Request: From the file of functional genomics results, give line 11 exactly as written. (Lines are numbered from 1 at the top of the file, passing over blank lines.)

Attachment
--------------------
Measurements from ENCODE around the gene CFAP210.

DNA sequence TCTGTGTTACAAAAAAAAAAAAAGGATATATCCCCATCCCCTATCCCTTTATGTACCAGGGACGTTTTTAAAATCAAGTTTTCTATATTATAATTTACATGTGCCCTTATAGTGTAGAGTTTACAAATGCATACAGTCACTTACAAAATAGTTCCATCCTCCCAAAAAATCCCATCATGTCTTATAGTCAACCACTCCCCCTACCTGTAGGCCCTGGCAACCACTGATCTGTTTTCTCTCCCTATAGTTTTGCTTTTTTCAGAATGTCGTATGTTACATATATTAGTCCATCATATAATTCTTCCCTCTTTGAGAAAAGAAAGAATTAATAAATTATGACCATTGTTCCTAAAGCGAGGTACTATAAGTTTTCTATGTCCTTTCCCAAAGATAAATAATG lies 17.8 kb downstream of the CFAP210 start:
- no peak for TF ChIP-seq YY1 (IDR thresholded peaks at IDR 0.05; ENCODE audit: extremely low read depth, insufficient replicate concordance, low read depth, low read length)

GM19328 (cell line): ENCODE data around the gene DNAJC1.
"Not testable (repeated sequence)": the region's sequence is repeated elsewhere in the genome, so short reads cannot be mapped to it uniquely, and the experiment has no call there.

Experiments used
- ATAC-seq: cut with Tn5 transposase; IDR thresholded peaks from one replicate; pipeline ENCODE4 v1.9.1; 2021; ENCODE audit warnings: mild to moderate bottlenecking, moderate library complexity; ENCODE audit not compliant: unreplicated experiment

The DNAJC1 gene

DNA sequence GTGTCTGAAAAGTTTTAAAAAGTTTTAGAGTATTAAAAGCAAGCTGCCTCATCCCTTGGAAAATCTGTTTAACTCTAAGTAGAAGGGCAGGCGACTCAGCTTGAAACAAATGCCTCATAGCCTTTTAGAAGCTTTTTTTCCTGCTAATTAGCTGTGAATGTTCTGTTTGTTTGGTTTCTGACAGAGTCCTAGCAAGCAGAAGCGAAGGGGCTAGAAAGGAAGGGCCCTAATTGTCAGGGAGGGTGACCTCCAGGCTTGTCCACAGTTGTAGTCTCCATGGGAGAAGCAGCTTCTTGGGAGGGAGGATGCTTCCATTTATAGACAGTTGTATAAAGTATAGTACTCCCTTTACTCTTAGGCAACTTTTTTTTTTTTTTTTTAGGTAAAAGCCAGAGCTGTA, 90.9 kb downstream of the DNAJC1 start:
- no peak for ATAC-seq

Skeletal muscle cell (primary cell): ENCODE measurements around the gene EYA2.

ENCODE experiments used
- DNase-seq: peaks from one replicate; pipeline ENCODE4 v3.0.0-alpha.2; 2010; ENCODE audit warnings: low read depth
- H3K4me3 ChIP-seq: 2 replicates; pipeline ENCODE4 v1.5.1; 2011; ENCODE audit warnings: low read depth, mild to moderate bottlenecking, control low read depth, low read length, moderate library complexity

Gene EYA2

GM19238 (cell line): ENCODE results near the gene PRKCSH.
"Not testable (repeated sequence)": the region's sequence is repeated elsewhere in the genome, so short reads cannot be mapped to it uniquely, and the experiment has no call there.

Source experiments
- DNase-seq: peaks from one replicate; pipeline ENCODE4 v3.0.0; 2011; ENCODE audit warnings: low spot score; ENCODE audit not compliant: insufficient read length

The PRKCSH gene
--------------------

Skeletal muscle cell (primary cell): ENCODE measurements around the gene EYA2.